But what’s behind the surge?

"I would buy this bag anyway, with or without covid," says 28-year-old Müge Erdem says, as she pays over a thousand dollars for a small white Prada bag.

''But of course, not being able to enter the stores during the restriction period and not able to touch the products may have left us longing for them,'' Erdem added.

''Covid was not easy for those who love shopping, obviously. While we didn't want to leave the stores, we were locked in houses," said another Prada customer in the Istanbul store, who called herself a shopaholic.

Trends

But it wasn’t just high net worth individuals, conspicuous consumption even affected middle income buyers who spent frivolously during a pandemic.

''I think we become thirsty for shopping when we were stuck at home under depression, isn't the formula for happiness shopping for women? When the lockdowns were lifted we rushed to the stores as if it was not enough to order online,'' said Osman Demir, a 27-year old tradesman who runs his family's shoe shop in Istanbul’s Grand Bazaar.

''Our shop may not be able to compete with luxury brands, but even here there is an increase in sales,'' he added while laughing.

But luxury brands also adopted online shopping channels, though the transition is a little more difficult than other sectors due to their high prices, structures that highlight a one-on-one experience, or doubts that they could persist to be a status indicator via digital channels.

However, as the pandemic made it a necessity, all luxury brands abandoned their conservative norms and spread to the online market as an income strategy.

To take Prada as an example, sales in shops directly run by this brand rose 27 percent with an online shopping trend in the second half of the year compared to 2020 and 21 percent against 2019 levels.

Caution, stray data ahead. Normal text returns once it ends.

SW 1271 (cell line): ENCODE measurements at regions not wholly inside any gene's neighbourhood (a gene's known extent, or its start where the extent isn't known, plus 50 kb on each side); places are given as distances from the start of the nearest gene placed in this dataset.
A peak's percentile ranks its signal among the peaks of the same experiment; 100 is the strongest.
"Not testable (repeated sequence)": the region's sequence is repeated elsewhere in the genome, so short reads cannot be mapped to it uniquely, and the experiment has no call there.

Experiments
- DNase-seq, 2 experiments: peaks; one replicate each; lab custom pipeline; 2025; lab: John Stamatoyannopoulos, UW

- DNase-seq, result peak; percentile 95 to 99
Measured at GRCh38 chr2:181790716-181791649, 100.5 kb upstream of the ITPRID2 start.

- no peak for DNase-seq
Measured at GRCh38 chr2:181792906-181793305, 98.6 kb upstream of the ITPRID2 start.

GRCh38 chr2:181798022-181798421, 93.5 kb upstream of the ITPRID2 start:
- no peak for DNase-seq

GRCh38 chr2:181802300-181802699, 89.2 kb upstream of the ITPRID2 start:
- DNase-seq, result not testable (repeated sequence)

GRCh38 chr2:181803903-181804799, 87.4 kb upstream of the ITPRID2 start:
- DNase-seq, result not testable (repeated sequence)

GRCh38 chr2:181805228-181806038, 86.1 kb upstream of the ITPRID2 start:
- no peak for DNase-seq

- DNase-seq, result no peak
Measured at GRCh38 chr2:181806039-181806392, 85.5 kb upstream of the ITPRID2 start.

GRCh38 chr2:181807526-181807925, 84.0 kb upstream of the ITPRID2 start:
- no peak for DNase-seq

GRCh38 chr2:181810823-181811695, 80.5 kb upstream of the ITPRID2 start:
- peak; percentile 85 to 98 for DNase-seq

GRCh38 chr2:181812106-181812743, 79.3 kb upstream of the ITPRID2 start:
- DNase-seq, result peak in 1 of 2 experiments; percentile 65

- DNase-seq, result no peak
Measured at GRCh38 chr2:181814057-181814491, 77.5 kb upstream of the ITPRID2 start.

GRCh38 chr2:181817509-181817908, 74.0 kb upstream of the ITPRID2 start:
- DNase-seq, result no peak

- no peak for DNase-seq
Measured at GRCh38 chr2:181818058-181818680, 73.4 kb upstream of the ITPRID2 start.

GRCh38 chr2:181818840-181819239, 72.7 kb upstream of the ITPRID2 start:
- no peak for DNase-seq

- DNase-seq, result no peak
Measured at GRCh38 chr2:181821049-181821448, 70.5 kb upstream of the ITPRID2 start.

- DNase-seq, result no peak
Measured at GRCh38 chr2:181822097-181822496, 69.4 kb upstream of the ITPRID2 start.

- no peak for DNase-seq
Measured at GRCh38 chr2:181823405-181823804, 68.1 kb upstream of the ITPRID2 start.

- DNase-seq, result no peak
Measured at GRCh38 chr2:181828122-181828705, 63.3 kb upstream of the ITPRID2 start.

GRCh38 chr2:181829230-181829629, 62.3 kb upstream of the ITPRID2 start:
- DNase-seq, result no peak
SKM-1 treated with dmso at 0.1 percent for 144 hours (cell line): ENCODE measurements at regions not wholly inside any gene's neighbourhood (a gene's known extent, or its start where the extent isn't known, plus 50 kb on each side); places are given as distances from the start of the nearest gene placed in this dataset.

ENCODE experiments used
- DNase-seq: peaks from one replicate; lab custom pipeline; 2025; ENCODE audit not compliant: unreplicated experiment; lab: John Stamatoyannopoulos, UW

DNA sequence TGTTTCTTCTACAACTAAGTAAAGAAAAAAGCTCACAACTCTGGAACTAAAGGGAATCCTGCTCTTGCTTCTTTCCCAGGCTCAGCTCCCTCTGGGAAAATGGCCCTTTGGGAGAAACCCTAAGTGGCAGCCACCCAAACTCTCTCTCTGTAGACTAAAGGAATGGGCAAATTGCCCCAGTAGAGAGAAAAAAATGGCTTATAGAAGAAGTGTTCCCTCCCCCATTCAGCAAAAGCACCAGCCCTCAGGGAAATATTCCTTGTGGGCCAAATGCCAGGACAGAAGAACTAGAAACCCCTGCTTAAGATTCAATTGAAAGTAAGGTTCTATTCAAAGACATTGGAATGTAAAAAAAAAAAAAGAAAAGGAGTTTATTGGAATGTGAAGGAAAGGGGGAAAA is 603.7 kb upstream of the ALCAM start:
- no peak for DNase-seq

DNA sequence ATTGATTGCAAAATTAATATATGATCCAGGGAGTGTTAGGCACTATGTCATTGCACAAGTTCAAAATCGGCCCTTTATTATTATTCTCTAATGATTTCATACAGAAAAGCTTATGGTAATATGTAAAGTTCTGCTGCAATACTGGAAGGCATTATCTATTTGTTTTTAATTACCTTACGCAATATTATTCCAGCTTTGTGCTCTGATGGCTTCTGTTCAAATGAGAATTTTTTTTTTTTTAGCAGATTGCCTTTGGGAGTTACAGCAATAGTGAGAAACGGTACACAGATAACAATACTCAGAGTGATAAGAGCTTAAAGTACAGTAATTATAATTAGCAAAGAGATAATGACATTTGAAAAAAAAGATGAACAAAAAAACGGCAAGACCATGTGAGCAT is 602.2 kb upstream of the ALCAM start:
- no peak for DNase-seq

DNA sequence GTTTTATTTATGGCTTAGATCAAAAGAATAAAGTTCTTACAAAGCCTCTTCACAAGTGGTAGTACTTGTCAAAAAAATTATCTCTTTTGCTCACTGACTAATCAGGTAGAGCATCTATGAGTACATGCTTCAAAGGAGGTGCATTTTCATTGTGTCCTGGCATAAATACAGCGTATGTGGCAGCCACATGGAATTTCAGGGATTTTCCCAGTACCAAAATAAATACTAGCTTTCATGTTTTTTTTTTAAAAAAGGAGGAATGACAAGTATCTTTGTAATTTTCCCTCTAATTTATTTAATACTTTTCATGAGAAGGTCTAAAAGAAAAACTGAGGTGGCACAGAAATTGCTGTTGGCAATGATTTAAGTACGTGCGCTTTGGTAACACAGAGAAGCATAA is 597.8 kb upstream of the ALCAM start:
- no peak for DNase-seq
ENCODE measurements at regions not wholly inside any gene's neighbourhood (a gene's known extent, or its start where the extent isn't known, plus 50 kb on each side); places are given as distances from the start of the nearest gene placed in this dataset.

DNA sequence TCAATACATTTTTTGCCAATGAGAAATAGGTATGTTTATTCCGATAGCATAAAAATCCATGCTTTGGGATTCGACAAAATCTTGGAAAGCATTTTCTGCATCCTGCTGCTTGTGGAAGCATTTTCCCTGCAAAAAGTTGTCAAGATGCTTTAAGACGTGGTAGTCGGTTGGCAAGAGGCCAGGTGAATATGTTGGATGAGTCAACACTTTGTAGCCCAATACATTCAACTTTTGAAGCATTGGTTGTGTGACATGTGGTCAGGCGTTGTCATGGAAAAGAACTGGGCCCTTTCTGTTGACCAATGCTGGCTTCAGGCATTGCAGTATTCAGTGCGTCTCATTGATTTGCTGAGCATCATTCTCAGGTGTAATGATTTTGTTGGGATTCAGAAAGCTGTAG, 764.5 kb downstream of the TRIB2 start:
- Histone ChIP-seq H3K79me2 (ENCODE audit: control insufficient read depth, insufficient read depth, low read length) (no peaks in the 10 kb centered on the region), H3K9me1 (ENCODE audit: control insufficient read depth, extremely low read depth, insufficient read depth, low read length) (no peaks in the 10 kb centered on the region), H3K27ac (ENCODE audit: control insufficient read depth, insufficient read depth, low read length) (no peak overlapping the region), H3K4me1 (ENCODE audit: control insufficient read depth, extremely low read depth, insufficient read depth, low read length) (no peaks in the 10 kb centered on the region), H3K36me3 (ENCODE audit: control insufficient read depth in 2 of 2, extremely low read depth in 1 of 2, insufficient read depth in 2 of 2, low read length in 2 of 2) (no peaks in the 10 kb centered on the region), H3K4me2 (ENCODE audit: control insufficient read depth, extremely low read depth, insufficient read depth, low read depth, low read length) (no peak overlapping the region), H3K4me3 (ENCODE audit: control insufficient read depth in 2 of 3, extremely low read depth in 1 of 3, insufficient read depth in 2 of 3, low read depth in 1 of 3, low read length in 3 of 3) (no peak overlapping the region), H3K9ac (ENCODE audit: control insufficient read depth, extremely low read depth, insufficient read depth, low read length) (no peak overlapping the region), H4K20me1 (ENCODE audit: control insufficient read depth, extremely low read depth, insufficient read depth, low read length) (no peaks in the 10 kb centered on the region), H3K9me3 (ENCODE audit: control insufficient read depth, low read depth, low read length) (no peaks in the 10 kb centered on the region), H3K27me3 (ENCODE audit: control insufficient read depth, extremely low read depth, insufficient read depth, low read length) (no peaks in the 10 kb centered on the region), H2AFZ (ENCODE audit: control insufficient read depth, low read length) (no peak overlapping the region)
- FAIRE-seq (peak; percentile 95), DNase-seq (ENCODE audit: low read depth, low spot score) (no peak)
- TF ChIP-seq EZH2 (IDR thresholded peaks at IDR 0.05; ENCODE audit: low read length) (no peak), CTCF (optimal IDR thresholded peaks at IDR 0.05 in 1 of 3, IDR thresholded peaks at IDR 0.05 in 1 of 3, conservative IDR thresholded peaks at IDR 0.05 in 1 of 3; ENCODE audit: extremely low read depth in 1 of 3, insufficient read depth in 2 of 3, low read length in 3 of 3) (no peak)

In general, online luxury sales reached over $56 billion at the end of 2020, an $18 billion surge compared to 2019, according to estimates by Bain & Company. 

More interestingly, the allocation of purchases made online for luxury goods nearly reached 23 percent of total sales in 2020.

Additionally, the “Global Powers of Luxury Goods” research highlights that consumers are evidently seeing the future of luxury as digital.  

More than 37 percent of consumers feel that luxury products and technology will be more closely related.

''Honestly, for me, it's not about buying luxury things to live 'creme de la creme' but it's about me being a vegan,'' says 26-year-old Yasemin Donmez who is a psychology student in Istanbul.

Donmez isn’t talking about just what she puts inside her body, but also what she puts on it.

Luxury brands that embrace organic ways to produce luxury goods within the framework of sustainable fashion, attract animal lovers and environmentalists.

''It's not like I'm saying that I'm buying everything from luxury brands now, but they got my sympathy recently with their vision. So I check on them more now,'' Donmez added.

There are many reasons for the increase in luxury interest during the Covid-19 period. While these reasons are different for everyone, one thing seems to ring true: people love luxury. And despite many difficulties during the pandemic period, people have a hard time saying no to a Chanel or a Prada bag.

Source: TRT World